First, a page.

Integration: Lighting and HVAC systems

By considering the first principles of radiative energy, engineers can determine how to balance daylight, electric light, and HVAC systems, particularly considering various options for daylight control and the advent of LEDs.


This article has been peer-reviewed.Learning objectives:

  • Understand key principles that affect the integration of lighting and HVAC systems.
  • Understand the effects of and design strategies for daylighting with regard to lighting and HVAC considerations.
  • Understand the ways in which electric lighting impacts interior HVAC internal heat gains,and the impacts of LED lighting.

What is the most fundamental connection between lighting and HVAC? Daylight and the sun both impact lighting and HVAC. Both require the support of electrical systems for power. But the physics of radiation could be considered the most fundamental link between lighting and HVAC,and of intrinsic importance for building integration possibilities.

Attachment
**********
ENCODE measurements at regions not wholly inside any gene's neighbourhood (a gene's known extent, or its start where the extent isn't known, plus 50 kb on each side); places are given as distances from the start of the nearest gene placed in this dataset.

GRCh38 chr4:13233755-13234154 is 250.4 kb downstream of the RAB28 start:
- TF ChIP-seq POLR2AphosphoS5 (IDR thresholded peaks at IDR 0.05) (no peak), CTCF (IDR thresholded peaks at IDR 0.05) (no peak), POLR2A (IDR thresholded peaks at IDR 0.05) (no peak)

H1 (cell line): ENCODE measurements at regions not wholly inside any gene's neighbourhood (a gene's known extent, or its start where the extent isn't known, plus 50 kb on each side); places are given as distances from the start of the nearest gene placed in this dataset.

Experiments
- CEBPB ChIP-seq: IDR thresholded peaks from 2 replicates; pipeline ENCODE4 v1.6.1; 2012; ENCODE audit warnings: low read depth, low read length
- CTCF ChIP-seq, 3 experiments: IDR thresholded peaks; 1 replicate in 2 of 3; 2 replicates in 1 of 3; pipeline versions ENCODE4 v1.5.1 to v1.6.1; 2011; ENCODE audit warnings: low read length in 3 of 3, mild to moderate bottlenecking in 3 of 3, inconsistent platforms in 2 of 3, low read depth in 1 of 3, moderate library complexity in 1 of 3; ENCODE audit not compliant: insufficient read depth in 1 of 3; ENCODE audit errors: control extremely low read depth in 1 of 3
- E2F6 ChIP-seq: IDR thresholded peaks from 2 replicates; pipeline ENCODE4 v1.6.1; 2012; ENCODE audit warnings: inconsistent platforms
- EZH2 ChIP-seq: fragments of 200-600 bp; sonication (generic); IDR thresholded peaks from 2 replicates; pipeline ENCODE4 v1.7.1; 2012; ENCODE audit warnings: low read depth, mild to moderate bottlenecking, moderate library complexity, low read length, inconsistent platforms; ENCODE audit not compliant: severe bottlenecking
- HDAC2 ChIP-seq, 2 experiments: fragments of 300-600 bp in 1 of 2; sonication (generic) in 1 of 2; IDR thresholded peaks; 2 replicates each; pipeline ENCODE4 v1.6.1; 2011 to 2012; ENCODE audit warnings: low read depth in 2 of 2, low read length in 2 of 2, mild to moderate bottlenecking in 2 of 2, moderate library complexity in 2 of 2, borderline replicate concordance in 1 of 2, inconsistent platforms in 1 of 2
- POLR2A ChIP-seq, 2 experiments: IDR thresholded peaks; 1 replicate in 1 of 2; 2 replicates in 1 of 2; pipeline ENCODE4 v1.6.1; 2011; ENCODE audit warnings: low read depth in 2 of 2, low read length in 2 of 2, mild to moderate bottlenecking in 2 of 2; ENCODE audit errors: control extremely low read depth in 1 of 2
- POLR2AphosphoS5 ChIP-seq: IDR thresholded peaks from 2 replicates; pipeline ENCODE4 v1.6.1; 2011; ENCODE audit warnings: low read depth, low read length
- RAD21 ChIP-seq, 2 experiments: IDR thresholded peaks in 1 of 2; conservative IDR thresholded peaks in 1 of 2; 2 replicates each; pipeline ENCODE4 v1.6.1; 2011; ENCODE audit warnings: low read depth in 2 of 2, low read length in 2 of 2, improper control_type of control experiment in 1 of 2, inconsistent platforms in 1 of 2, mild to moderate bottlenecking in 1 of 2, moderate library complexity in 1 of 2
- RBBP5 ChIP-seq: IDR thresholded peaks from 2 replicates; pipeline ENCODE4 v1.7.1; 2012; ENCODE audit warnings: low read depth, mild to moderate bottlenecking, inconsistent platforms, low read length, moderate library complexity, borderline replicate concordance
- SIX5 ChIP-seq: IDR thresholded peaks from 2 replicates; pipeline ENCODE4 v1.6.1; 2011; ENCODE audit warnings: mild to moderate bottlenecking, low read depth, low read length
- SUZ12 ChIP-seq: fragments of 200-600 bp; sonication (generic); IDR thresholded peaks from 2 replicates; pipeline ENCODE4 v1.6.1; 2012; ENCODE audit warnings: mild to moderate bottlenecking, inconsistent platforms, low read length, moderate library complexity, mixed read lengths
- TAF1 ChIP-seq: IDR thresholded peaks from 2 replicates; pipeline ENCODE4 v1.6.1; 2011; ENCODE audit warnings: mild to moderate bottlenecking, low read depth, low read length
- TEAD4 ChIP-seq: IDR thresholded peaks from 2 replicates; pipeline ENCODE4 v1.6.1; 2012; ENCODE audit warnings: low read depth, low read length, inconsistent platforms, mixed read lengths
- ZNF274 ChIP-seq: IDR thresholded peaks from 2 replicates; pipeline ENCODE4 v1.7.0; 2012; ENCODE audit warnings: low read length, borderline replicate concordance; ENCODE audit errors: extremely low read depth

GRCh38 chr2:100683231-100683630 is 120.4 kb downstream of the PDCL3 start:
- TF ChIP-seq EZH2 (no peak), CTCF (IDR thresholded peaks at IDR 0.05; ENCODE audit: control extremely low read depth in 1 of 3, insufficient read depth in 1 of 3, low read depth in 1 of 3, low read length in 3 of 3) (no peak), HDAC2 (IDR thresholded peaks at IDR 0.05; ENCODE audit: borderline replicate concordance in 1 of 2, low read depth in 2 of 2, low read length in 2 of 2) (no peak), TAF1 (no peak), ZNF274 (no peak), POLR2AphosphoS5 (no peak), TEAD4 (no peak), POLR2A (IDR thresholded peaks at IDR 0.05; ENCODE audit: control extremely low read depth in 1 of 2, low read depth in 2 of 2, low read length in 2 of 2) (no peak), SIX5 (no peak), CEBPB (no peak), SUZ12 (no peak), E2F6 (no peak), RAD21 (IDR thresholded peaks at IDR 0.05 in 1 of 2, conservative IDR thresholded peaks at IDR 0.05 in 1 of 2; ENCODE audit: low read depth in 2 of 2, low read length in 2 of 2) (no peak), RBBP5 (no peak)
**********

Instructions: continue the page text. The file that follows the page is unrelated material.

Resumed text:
Most building occupants probably would link lighting (vision) and sound (hearing), rather than making an obvious connection between lighting and HVAC-where temperature and humidity would be linked to our skin's sense of touch. Most people do not easily connect lighting and HVAC, partly because temperature and humidity are more intuitive concepts to us than are sound and light, which seem more abstract.

It's when balancing or coordinating both the lighting and thermal environments of a building design that the importance of radiative energy transfer is more obvious. Both the lighting designer and the mechanical engineer for any building project are accounting for radiative energy transfer in their designs, but the importance of the synergies between the two are not always apparent.